Maj 01

By Elias Savada.

In a lovely, earth-toned Long Island beach house, Walter Lancaster (Jon Hamm) comes and goes in rather disconcerting fashion. He doesn’t use the door or walk in from another room. He’s just…there. He doesn’t eat much, either. In fact, nothing at all. Then again, he’s just a hologram that pops in and out of the living room as if by a snap of the fingers or a clap of the hands. For a short time he’s been the companion to the woman his real (now dead) self, married. His comportment may be a bit stiff, but he’s there as both a reflection of his former being, to offer cold comfort, as well as a point of focus to absorb life’s details. He’s programmed to become a shared consciousness with those who lived with and loved the real Walter.

Those would be his family: a wife, Marjorie (the wonderful Lois Smith); an 86-year-old matriarch who is aging poorly; her only child, Tess (Geena Davis); and Tess’s heavy-drinking husband, Jon Brody (Tim Robbins). The artificial Walter, who is projected as the husband Marjorie married back in the late 1990’s, can only offer her and the family cold comfort. There are no hugs and kisses, just conversation, because, well, Walter lacks (physical) substance.

There are many forms that Artificial Intelligence will and won’t take before becoming mainstream as advocated in Marjorie Prime, producer-writer-director Michael Almereyda’s latest meditative feature. It’s entirely plausible that what you see in this intimate family drama is what we’ll get. Yet, this sci-fi entry isn’t really a science fictiony affair, at least in the sense of big budget CGI effects and the usual genre tropes. In fact, you won’t learn anything about the Prime process or its incomplete programming, despite being available in 32 languages and having a superb music service subscription. The film is a dramatic story told within a small setting where one, or more, of the house occupants are just what Siri, Alexa, or their current artificially intelligent siblings might evolve to in the film’s fuzzy future, sometime about 30 or so years from now.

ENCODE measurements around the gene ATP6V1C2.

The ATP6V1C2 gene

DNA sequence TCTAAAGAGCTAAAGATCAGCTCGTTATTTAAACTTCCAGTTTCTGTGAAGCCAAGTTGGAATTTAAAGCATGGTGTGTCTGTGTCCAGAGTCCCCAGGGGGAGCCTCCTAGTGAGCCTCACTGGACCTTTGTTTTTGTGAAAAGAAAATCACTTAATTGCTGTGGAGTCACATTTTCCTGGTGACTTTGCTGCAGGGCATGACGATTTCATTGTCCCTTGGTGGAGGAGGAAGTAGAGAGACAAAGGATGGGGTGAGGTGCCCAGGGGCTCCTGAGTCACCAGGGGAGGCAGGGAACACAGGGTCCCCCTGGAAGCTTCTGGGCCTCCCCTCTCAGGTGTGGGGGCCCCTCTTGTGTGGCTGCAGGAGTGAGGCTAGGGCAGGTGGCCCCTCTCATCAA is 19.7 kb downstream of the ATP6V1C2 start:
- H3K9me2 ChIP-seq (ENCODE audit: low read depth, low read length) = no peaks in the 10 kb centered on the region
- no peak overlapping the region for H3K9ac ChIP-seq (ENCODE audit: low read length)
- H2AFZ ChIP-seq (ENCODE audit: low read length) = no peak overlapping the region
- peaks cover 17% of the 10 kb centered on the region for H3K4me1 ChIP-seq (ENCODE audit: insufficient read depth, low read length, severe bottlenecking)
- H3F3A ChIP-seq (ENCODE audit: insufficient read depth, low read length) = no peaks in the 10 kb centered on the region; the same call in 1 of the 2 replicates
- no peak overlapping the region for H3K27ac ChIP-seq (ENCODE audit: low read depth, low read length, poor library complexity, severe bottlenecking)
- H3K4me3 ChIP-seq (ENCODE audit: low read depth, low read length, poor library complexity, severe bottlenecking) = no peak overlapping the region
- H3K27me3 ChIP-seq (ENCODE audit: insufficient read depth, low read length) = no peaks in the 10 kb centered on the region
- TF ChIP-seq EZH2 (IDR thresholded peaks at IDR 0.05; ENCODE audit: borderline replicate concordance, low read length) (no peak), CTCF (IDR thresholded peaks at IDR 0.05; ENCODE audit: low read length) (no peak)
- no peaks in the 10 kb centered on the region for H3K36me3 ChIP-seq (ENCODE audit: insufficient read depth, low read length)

Almereyda does like to study the human condition, which he explored most recently in Experimenter (2015), his unsettling, provocative, and intoxicatingly stylized curiosity about socio-psychologist Stanley Milgram, including his early 1960s Yale University “electric shock” experiments. There’s a similar mood in his new film, a sullen meditation on how we interact with and influence one another.

It’s easy to see why the director was drawn to Jordan Harrison’s 2015 play, on which the film is based. The Horton Foote Prize-winning drama premiered in Los Angeles before having an off-Broadway run. Smith, who starred in the work on both coasts, suggested Almereyda take a look at it. He was hooked: “I was intrigued by the premise, the idea that holographic companions might supplement and replace human memory. And Lois was so enthusiastic about it, the least I could do was fly to L.A. to see her do it.” She had already been in two of the director’s films: The Eternal (1998) and The Man Who Came Out Only at Night (2013). No way she wouldn’t be in this adaptation.